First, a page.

appear to come from machines within your network, reserved IPs like
10.X.X.X or 192.168.X.X, localhost IPs 127.X.X.X, etc. Any good
firewall guide should provide more detailed guidance on these
- Stateful firewall rules can also help against these
sorts of attacks -- make sure your firewall offers this feature and
that it is enabled.
- Try to run operating systems with less predictable IP ID
sequences, such as recent versions of OpenBSD, Solaris, or Linux.
While these operating systems are immune from becoming zombies
with the current version of Nmap, they may not stop all IPID-related
attacks. Further investigation is needed.
- Implement egress filtering to prevent spoofed packets from leaving
your network. This prevents your employees/students from launching some
of these attacks.
- The most important protection ISPs can offer is utilizing egress
filtering to prevent spoofed packets from leaving your networks.
This prevents users from executing many nasty attacks in addition to
stopping Idle scanning. Besides helping the Internet, egress filtering can
save you from substantial costs investigating IP spoofing attacks.
- One good approach is to use connection or peer-specific IPID
sequences. Solaris does this, and it severely limits the information
attackers can glean about other connections. Linux 2.4 also uses
peer-specific IPID values (see net/ipv4/inetpeer.c). In addition,
Linux 2.4 zeros the IPID fields in packets with the DF (Don't
Fragment) bit set. After all, IP defragmentation is the only critical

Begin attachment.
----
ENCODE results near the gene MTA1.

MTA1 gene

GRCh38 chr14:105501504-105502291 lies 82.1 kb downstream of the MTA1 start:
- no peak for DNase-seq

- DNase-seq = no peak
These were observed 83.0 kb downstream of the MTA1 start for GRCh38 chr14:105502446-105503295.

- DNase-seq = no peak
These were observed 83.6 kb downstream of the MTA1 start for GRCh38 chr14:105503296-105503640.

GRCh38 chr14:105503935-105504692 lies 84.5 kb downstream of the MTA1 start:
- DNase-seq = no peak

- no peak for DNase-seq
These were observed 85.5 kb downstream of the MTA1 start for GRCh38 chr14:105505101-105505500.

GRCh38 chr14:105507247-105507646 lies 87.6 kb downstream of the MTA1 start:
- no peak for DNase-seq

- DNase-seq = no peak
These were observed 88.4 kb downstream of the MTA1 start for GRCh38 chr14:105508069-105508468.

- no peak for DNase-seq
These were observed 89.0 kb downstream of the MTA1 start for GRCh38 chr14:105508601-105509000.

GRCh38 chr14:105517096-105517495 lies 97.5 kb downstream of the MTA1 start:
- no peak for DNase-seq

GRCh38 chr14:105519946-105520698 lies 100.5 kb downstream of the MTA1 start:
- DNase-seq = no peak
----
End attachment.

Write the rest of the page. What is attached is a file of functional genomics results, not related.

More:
use of the ID field. Another approach (used by OpenBSD) is to
randomize the IPID sequence. This is difficult to get right -- be
sure the sequence does not repeat and that individual numbers will not
be used twice in a short period.
I was going to discuss implementation challenges of writing fast,
accurate Idle scanners. But very few of you are doing that, and those
who are can read the source code to Nmap and other scanners. So
I will only outline a few important points. This section also
includes some challenges encountered by tool users.
- Performance -- Scanning one port at a time (as in the diagram above)
would be horrendously slow for thousands of ports. Nmap gets around
this by sending up to 100 probes in parallel. Normally, all ports
will be closed and the Zombie IPID will not increment. If Nmap finds that
the IPID did increment, it will narrow down on the open port(s) using
a binary search approach.
- Non-idle hosts -- Idle scanning works by counting the number of
packets sent by a zombie and assuming those packets are responses to
packets originated by your target. Thus, extraneous packets sent by a